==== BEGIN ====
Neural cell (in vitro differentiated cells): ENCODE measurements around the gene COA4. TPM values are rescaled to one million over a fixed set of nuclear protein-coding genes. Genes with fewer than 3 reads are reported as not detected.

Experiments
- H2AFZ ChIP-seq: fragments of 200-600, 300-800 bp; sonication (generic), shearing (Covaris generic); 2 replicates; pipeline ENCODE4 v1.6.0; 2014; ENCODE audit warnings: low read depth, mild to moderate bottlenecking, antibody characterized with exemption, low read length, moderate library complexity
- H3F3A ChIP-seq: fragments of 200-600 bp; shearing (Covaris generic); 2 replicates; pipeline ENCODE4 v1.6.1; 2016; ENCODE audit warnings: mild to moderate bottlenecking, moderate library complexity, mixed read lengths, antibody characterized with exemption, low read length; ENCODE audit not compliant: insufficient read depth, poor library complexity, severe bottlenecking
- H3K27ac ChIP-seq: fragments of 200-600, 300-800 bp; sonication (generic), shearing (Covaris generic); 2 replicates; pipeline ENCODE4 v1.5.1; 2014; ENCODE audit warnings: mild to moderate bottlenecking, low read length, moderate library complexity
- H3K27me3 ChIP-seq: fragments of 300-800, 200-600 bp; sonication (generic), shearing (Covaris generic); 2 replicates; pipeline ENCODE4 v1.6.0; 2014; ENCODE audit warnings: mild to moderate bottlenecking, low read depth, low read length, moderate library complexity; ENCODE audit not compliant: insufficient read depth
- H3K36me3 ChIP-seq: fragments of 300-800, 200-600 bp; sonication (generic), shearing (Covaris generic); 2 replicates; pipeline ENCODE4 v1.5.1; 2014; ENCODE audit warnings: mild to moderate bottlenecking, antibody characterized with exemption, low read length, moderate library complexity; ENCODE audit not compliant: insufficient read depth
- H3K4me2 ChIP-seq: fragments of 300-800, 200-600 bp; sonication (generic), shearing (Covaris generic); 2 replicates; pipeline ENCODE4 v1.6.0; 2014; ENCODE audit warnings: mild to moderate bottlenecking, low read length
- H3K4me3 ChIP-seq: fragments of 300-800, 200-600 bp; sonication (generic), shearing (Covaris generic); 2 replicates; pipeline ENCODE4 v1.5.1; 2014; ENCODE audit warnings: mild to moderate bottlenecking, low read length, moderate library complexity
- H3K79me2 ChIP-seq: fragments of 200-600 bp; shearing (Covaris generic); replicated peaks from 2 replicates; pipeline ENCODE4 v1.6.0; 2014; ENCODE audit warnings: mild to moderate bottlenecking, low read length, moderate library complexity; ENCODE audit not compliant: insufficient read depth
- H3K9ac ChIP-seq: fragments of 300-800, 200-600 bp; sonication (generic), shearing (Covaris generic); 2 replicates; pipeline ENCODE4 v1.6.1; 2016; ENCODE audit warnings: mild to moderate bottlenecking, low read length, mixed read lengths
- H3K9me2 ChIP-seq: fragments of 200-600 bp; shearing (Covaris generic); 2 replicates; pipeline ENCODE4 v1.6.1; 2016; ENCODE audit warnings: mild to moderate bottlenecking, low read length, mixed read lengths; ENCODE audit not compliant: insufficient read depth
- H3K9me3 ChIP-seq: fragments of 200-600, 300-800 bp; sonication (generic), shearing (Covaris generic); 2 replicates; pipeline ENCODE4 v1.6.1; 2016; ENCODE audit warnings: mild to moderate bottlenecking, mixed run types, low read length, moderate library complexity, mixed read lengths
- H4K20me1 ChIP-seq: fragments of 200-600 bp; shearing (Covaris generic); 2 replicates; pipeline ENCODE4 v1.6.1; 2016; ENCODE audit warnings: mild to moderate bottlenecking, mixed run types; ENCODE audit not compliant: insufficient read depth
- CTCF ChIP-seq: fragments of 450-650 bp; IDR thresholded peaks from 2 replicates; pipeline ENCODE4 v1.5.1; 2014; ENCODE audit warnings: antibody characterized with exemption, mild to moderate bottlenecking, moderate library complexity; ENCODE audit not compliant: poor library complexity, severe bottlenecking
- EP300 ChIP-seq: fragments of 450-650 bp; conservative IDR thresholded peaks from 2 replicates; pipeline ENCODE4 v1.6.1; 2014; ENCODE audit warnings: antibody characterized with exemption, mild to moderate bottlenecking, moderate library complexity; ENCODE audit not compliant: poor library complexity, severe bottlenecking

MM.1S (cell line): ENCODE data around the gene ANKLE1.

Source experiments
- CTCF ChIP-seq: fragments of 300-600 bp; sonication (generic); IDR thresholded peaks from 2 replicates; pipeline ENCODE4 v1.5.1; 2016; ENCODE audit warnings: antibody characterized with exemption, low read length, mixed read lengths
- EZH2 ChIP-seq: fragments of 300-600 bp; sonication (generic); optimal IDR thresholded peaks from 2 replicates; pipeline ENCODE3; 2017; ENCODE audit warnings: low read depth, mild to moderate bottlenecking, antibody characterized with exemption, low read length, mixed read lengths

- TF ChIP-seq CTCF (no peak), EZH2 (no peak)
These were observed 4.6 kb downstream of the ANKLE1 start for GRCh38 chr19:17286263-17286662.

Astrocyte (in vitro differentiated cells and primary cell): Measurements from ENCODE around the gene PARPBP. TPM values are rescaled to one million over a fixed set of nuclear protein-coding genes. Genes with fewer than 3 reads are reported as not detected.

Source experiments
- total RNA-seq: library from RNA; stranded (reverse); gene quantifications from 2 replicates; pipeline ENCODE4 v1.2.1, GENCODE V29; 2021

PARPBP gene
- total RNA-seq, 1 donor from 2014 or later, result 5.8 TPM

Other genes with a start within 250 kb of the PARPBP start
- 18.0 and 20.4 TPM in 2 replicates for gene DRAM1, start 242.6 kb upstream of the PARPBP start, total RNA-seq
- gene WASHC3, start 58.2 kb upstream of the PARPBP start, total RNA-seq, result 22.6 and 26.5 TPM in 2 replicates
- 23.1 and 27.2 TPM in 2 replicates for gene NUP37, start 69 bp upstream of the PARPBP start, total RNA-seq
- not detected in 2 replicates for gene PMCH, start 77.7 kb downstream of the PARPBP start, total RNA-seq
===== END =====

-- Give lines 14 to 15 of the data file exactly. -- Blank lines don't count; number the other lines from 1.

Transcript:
- H4K20me1 ChIP-seq: fragments of 200-600 bp; shearing (Covaris generic); 2 replicates; pipeline ENCODE4 v1.6.1; 2016; ENCODE audit warnings: mild to moderate bottlenecking, mixed run types; ENCODE audit not compliant: insufficient read depth
- CTCF ChIP-seq: fragments of 450-650 bp; IDR thresholded peaks from 2 replicates; pipeline ENCODE4 v1.5.1; 2014; ENCODE audit warnings: antibody characterized with exemption, mild to moderate bottlenecking, moderate library complexity; ENCODE audit not compliant: poor library complexity, severe bottlenecking